March 23, 2016

Cloudocracy: Zumidian has seen the future—and it’s online gaming

March 23, 2016

Who makes the servers hum in SoftLayer data centers around the world?

The SLayers are the brains and muscle beneath the SoftLayer cloud—and you had a chance to meet some of us in last year’s Under the Infrastructure series. But each firewall has two sides! And those servers would not be humming if not for our brilliant customers.

Welcome to the Cloudocracy.

Whether you prefer to pass the bus journey with a puzzle game, or settle down for a tour of combat with your console, there’s a chance your gaming is managed by Zumidian. This week in our Cloudocracy series, we’d like to introduce you to CEO and President Nicolas Zumbiehl, who enjoys family time, cooking, and, of course, games!

Nicolas Zumbiehl, CEO of ZumidianSOFTLAYER: Are you more Angry Birds or Call of Duty?

NICOLAS ZUMBIEHL: Call of Duty. I prefer to play strategy games, though—like World of Tanks—rather than first-person shooters. It seems strange, because I work in the gaming industry, but I don’t have a single game on my iPhone or iPad. I’m a PC and console player at heart. Until last year, I had both an Xbox and PS3. Now I just have a PS4 at home. Today, I most enjoy playing games with my kids.

SL: How did you become president of Zumidian?

ZUMBIEHL: I founded the company! Previously, I was working for Hypernia, a game hosting company in Florida. Hosting is becoming a commodity business and I wanted to provide more value to gaming companies. I found a niche doing what we call “game management.” Basically, we run the whole game environment for our customers—not only the infrastructure, but the game itself, the payment gateways, the database, everything that makes up the game. We ensure it’s available for players 24/7 around the world.

SL: What does being president involve, day-to-day?

ZUMBIEHL: Zumidian is still a small company, with fewer than 20 people, so I mostly handle sales, business development, and relationships with suppliers like SoftLayer. I travel all over the world, visiting gaming trade shows and meeting customers. I like to travel to the US, where we have most of our operations, and I also like Asia. Singapore and Korea are my two favorite places there. Singapore I like for the city and the environment; in Korea, the people are really friendly and I have lots of friends and customers there.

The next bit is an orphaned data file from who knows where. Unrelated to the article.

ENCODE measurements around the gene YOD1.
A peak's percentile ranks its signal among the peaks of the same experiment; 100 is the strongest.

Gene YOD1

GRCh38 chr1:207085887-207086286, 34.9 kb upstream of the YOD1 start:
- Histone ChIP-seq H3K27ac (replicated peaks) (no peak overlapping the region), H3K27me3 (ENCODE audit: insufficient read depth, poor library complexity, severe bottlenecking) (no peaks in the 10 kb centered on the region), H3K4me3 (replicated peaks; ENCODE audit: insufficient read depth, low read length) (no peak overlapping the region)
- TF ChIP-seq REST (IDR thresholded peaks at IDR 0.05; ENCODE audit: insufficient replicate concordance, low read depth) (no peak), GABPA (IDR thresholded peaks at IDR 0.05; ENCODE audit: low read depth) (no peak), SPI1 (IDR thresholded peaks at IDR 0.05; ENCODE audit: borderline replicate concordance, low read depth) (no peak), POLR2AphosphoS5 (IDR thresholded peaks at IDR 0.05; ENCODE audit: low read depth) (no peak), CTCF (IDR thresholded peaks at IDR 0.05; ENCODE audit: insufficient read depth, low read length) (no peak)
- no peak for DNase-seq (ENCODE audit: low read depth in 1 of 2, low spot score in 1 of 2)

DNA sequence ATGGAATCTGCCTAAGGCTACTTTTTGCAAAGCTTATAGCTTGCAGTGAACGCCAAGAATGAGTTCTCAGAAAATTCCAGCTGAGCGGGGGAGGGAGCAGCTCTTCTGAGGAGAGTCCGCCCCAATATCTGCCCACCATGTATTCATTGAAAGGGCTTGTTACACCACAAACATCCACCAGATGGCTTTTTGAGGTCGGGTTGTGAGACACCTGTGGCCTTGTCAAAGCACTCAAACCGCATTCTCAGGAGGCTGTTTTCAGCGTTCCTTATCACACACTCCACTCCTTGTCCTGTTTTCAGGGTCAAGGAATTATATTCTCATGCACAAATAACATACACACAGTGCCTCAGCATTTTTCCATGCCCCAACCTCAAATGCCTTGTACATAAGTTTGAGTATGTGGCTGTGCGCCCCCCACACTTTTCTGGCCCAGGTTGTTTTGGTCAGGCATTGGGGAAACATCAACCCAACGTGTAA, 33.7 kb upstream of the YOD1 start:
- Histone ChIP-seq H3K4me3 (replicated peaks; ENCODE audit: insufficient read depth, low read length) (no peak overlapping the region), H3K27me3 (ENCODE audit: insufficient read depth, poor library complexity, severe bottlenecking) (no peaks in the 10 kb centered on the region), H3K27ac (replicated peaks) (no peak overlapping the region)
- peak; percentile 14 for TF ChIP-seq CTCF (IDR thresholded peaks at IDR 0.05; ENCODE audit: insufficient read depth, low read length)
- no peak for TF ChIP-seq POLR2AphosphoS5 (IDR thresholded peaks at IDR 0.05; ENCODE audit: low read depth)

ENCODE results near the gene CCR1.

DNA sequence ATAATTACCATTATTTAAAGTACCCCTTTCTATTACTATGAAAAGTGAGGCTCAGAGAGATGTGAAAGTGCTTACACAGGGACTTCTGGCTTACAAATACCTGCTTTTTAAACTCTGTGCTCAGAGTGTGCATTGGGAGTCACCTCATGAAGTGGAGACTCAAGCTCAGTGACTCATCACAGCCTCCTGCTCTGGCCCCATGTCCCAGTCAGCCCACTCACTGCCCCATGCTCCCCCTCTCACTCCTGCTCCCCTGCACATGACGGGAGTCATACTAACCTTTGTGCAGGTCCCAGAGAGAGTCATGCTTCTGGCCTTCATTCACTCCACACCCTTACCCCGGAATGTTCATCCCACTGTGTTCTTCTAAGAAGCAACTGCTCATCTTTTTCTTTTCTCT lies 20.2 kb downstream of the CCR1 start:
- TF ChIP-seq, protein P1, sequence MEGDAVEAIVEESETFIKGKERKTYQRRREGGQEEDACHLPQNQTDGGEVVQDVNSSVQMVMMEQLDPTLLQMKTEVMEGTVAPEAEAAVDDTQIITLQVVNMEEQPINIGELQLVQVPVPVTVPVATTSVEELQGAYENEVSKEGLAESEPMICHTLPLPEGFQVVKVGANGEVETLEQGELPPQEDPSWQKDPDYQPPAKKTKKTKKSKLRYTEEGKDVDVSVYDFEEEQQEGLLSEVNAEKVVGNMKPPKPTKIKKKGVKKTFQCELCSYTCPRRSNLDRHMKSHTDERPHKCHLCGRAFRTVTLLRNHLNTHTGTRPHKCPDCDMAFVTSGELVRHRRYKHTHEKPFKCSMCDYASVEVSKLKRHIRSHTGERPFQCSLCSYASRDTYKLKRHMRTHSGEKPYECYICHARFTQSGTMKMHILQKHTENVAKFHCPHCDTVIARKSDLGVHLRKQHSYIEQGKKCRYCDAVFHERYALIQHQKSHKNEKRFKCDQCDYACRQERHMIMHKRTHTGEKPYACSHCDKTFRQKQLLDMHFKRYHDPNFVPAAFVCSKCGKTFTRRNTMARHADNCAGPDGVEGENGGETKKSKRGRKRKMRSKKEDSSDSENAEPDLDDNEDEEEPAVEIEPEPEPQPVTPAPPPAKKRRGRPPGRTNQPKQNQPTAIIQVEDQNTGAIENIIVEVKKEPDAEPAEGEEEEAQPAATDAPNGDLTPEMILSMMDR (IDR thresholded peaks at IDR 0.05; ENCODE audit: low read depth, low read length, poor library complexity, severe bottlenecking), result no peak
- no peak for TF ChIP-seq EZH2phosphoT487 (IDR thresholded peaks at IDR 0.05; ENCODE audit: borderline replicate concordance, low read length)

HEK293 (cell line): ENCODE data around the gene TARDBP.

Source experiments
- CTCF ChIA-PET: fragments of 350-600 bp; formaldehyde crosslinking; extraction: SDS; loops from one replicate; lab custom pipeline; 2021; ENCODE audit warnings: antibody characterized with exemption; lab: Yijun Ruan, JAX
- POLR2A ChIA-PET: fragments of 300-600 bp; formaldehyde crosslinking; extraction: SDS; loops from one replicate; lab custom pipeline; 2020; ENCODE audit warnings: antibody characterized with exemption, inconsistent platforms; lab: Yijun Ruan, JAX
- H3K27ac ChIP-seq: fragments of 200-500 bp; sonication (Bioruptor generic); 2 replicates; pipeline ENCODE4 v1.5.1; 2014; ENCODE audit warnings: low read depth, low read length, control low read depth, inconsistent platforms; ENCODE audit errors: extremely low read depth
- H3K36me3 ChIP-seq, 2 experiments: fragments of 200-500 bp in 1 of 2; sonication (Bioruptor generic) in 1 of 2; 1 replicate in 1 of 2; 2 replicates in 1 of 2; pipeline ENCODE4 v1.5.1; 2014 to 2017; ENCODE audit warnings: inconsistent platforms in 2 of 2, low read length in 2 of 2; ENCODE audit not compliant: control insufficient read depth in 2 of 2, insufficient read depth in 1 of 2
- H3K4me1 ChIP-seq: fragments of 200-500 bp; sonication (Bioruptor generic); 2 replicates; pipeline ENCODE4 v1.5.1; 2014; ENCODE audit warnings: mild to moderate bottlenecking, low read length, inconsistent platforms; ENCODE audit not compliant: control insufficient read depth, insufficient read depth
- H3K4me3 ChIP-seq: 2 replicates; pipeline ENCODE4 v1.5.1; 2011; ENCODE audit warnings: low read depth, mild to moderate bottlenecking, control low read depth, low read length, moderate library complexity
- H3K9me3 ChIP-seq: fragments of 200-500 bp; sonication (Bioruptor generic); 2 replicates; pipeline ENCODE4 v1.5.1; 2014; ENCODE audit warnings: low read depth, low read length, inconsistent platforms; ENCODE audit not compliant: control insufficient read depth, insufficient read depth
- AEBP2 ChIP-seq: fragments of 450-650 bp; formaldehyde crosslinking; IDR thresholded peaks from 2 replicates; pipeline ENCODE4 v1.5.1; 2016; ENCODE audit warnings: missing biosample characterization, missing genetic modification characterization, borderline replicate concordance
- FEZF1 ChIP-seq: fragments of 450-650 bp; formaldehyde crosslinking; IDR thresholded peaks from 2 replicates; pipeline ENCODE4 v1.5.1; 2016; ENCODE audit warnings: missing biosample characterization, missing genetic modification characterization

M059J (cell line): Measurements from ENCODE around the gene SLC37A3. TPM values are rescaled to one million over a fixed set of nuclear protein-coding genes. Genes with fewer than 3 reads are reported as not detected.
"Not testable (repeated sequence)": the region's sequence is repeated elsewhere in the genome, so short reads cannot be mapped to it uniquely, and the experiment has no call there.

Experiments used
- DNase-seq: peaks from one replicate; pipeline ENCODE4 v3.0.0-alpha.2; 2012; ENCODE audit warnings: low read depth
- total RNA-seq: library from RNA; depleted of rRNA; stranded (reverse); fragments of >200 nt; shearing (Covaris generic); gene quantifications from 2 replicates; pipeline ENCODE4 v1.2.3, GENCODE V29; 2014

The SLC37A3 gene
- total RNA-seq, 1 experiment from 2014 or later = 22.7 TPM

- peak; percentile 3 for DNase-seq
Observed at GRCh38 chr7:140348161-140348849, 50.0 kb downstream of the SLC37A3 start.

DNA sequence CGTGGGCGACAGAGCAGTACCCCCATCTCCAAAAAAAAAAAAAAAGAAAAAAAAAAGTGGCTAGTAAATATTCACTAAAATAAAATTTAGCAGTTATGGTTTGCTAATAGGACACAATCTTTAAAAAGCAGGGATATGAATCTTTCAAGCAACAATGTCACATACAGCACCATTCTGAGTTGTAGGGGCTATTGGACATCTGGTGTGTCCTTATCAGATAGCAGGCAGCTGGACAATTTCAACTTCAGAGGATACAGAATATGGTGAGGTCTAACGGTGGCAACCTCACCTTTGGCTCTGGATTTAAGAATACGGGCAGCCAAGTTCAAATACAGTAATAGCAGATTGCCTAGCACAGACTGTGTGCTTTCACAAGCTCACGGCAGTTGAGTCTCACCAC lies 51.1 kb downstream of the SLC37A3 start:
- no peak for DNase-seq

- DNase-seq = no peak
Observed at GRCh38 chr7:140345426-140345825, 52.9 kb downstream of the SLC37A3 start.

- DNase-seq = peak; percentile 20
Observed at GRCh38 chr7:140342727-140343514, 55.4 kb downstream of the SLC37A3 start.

SL: What changes has online gaming brought about?

ZUMBIEHL: In the past, you’d buy a game for $70. With online gaming, the model is free to play but if you want to progress quickly, you need to buy items. The majority of players still play for free, but the ones that really want to succeed pay for it—sometimes big money. There is a Clash of Clans player in Korea who spends $30,000 per month on the game.

SL: What tips would you offer to startups looking to launch their first online game?

ZUMBIEHL: The cost of acquiring customers is increasing more and more. It’s becoming very hard to succeed. Most of the popular games are made by four or five companies. Personally, I’m not sure I would invest in a game now.

Try to offer your game on all available platforms from the very start. In some countries, people prefer to play on smartphones and tablets, and in others they favor consoles.

You need to add content all the time. If you have a simple PC or console game, people will play it through in 20 to 30 hours and get bored. They’ll say it’s cool, but it sucks because after 30 hours, that’s it. To be successful, you need to think about how you’ll generate interest often.

If you want to go global, you have to put your game servers as close to users as possible, while still maintaining your back office servers in one location so you don’t have to duplicate them around the world. One of the reasons we work with SoftLayer is that you can pretty much build a global infrastructure.

SL: What changes do you think online gaming will bring about in the future?

ZUMBIEHL: Virtual reality will become more and more common, enabling you to really immerse yourself in the game. Gaming is increasingly going to be online. It will be more of a rental or service model, where you can play a game from way more devices, on almost anything that has a screen.

Learn more about Zumidian here.

-Michalina

Leave a Reply

Plain text

  • No HTML tags allowed.
  • Web page addresses and e-mail addresses turn into links automatically.
  • Lines and paragraphs break automatically.
Categories: 

Leave a Reply

Plain text

  • No HTML tags allowed.
  • Web page addresses and e-mail addresses turn into links automatically.
  • Lines and paragraphs break automatically.